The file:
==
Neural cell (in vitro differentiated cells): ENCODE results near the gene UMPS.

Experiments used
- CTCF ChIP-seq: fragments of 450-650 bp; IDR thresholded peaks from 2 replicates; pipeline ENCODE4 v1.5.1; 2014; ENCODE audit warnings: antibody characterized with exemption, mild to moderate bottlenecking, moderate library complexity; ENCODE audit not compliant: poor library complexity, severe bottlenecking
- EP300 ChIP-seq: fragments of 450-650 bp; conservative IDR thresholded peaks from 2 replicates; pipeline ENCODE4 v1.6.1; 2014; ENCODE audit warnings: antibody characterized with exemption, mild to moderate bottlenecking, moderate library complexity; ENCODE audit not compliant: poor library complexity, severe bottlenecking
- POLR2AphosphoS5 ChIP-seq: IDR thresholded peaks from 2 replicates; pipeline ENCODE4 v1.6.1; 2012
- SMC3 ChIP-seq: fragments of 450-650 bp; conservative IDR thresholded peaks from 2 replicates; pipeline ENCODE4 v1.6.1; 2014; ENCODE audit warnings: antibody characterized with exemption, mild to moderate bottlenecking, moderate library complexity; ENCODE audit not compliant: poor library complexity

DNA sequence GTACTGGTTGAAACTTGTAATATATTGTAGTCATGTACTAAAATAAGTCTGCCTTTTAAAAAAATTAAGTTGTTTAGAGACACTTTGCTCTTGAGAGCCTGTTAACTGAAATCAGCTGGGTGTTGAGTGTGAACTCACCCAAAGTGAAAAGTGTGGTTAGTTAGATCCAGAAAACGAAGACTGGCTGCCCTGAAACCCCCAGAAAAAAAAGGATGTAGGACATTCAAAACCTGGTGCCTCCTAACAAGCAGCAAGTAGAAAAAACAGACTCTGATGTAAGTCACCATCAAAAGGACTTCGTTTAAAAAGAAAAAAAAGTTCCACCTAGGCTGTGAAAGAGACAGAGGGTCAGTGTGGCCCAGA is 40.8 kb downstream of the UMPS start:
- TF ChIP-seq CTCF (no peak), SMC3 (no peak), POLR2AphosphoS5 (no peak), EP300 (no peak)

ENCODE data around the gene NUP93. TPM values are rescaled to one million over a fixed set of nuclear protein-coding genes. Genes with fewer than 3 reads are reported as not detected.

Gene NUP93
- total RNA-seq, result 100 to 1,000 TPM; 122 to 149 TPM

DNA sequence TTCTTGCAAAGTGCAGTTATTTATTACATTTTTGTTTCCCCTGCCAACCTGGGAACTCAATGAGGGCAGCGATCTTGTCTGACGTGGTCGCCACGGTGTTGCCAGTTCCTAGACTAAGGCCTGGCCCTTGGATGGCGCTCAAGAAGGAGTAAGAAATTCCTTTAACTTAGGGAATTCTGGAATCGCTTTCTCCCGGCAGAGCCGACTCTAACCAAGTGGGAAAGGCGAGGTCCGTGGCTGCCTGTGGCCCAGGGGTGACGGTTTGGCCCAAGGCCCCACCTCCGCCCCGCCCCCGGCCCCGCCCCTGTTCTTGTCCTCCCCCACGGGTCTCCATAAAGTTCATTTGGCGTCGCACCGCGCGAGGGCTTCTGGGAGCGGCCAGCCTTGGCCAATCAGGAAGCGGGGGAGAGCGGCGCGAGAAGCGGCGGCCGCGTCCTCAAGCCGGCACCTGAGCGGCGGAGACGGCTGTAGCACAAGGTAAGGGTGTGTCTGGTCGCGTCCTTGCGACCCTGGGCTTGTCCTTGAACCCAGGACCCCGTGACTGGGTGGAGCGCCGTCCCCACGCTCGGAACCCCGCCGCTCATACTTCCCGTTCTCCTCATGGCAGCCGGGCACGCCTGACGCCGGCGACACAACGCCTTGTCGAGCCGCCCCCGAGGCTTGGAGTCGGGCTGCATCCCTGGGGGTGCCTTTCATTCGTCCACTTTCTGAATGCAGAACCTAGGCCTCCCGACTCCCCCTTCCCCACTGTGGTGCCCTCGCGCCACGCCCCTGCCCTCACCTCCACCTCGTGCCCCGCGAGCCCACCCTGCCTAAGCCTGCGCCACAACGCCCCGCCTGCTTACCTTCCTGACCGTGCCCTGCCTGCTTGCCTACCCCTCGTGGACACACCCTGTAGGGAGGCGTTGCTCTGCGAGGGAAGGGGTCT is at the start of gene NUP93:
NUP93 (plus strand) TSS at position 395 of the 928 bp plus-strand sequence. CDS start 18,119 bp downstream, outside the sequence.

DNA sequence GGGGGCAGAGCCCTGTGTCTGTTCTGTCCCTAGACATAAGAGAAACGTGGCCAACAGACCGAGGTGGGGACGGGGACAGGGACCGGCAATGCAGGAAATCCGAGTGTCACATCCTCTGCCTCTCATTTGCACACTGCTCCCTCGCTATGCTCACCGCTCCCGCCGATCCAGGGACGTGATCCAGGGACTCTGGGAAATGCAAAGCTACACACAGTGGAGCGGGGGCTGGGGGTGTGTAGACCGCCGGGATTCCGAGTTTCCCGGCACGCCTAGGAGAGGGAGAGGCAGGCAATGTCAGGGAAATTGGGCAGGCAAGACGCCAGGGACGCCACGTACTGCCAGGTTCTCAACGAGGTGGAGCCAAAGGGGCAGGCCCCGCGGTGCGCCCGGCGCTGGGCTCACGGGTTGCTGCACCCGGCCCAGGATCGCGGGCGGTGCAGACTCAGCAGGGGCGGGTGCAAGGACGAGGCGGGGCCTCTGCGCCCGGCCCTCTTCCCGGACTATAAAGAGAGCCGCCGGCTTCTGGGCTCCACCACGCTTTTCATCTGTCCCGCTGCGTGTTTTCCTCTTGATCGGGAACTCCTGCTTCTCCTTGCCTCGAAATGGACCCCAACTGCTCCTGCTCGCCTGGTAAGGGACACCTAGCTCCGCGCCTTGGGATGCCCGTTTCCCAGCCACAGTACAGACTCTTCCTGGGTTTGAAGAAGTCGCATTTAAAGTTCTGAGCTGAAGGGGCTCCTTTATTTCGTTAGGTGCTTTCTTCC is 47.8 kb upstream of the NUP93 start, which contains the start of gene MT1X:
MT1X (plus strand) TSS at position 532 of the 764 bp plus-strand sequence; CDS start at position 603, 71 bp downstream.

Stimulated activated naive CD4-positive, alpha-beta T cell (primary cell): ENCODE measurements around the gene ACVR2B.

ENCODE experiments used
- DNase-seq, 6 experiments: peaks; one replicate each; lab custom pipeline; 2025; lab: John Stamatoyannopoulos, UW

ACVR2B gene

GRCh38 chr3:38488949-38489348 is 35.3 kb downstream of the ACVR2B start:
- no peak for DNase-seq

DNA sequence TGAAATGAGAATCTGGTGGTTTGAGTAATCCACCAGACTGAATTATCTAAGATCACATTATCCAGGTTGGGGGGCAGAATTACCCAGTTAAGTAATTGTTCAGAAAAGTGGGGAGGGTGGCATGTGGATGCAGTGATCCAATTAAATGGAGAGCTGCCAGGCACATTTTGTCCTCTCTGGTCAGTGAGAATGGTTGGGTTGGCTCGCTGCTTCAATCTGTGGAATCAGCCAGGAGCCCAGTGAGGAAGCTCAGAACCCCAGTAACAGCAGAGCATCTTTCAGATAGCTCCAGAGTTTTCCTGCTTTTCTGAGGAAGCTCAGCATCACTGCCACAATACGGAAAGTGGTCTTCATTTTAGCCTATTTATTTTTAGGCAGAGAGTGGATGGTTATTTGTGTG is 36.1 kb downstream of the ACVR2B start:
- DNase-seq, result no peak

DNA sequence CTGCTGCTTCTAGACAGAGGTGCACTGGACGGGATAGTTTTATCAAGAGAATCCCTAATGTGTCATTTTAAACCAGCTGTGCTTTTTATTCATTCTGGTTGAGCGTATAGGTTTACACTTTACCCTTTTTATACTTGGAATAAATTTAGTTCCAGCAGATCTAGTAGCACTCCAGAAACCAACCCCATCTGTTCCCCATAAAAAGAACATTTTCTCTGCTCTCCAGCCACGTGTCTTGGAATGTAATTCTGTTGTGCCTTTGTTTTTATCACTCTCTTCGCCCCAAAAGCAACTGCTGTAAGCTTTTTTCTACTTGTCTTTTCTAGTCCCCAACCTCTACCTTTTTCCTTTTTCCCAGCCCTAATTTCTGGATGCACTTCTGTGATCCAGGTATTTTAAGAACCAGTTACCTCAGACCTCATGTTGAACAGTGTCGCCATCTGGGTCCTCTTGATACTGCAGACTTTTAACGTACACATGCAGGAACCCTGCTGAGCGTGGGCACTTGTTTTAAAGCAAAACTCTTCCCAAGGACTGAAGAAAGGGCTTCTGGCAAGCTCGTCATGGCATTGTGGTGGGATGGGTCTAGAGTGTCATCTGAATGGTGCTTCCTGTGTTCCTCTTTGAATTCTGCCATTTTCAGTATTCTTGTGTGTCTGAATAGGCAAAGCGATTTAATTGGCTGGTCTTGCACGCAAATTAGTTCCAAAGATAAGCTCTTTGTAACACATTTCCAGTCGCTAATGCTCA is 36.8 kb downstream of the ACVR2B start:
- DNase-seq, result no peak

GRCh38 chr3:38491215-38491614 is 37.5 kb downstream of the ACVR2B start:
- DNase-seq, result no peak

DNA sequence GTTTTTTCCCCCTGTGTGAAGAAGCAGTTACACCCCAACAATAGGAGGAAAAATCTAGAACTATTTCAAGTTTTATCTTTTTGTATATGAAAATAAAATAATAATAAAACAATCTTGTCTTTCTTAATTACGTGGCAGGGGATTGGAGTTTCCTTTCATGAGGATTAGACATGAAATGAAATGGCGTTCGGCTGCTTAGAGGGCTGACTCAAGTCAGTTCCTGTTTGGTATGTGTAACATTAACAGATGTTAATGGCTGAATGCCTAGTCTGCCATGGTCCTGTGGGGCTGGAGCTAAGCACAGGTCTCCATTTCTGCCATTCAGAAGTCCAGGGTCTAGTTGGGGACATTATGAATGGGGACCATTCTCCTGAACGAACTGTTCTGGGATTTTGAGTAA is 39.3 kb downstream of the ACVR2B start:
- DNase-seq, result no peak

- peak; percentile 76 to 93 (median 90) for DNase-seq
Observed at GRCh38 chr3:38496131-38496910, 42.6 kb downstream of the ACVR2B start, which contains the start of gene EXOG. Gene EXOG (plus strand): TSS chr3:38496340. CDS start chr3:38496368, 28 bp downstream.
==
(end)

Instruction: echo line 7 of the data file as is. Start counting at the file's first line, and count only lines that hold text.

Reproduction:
DNA sequence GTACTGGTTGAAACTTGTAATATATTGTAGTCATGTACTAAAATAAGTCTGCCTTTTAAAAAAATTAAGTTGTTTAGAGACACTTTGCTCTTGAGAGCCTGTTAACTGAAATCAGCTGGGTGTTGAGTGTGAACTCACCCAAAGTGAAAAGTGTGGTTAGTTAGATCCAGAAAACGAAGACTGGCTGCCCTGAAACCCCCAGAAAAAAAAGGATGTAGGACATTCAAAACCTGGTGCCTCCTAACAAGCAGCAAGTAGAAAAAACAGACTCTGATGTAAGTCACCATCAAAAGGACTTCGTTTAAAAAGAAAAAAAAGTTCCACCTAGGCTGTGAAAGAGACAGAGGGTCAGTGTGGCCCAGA is 40.8 kb downstream of the UMPS start: